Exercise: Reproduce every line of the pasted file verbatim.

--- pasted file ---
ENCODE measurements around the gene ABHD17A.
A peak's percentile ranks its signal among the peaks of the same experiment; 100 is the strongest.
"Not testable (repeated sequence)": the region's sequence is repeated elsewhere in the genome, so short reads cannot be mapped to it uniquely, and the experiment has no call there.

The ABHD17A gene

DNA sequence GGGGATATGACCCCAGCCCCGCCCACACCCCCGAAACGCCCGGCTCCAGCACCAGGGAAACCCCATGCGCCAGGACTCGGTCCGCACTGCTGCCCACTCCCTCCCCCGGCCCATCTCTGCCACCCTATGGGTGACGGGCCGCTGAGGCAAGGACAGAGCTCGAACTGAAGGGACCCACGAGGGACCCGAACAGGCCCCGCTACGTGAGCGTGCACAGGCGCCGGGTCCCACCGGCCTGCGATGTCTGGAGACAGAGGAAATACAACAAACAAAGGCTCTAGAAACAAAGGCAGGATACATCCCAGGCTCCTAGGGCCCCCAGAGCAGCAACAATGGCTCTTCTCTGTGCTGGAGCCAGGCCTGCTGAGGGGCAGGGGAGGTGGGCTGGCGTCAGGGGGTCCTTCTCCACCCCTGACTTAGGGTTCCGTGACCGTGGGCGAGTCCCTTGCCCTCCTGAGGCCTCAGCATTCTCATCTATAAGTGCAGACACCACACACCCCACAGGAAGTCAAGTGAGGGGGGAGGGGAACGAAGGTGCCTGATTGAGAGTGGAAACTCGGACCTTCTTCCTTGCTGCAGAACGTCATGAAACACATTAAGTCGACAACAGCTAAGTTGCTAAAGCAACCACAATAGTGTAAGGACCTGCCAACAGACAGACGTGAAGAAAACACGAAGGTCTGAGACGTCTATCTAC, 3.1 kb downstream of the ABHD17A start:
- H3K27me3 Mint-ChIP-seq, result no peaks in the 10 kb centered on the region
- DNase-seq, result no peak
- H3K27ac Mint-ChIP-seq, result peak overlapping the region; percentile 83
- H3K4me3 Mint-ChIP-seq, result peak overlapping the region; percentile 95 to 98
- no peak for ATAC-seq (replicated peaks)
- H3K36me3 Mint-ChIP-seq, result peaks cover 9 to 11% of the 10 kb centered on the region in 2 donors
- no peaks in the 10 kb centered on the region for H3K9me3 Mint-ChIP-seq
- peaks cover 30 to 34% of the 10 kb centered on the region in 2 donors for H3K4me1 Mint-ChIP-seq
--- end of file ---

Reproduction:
ENCODE measurements around the gene ABHD17A.
A peak's percentile ranks its signal among the peaks of the same experiment; 100 is the strongest.
"Not testable (repeated sequence)": the region's sequence is repeated elsewhere in the genome, so short reads cannot be mapped to it uniquely, and the experiment has no call there.

The ABHD17A gene

DNA sequence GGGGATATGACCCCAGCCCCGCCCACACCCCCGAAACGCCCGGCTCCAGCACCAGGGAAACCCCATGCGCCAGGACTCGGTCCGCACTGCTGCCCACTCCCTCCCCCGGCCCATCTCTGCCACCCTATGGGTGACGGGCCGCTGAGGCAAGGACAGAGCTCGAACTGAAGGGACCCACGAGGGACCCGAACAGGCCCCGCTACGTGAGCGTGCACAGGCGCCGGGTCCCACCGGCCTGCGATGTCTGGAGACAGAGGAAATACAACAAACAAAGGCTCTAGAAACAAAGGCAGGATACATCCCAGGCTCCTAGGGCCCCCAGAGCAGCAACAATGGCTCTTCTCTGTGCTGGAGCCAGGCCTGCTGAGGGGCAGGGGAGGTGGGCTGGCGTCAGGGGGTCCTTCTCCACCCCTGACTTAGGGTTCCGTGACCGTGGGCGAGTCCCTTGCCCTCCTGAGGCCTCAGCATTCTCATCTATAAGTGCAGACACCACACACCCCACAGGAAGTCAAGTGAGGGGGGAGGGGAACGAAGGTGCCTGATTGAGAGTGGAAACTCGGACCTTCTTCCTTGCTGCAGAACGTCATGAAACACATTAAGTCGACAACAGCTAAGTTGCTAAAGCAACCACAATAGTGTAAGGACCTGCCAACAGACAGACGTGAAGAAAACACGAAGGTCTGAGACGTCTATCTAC, 3.1 kb downstream of the ABHD17A start:
- H3K27me3 Mint-ChIP-seq, result no peaks in the 10 kb centered on the region
- DNase-seq, result no peak
- H3K27ac Mint-ChIP-seq, result peak overlapping the region; percentile 83
- H3K4me3 Mint-ChIP-seq, result peak overlapping the region; percentile 95 to 98
- no peak for ATAC-seq (replicated peaks)
- H3K36me3 Mint-ChIP-seq, result peaks cover 9 to 11% of the 10 kb centered on the region in 2 donors
- no peaks in the 10 kb centered on the region for H3K9me3 Mint-ChIP-seq
- peaks cover 30 to 34% of the 10 kb centered on the region in 2 donors for H3K4me1 Mint-ChIP-seq